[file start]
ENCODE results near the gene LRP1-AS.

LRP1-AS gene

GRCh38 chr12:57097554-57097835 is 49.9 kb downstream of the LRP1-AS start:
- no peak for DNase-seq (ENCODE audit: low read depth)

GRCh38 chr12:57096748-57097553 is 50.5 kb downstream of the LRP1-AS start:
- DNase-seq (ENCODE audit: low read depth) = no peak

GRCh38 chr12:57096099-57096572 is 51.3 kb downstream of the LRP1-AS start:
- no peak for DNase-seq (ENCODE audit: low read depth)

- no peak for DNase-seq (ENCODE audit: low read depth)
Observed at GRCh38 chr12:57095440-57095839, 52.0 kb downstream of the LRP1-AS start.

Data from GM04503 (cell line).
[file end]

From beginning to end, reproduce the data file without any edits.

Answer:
ENCODE results near the gene LRP1-AS.

LRP1-AS gene

GRCh38 chr12:57097554-57097835 is 49.9 kb downstream of the LRP1-AS start:
- no peak for DNase-seq (ENCODE audit: low read depth)

GRCh38 chr12:57096748-57097553 is 50.5 kb downstream of the LRP1-AS start:
- DNase-seq (ENCODE audit: low read depth) = no peak

GRCh38 chr12:57096099-57096572 is 51.3 kb downstream of the LRP1-AS start:
- no peak for DNase-seq (ENCODE audit: low read depth)

- no peak for DNase-seq (ENCODE audit: low read depth)
Observed at GRCh38 chr12:57095440-57095839, 52.0 kb downstream of the LRP1-AS start.

Data from GM04503 (cell line).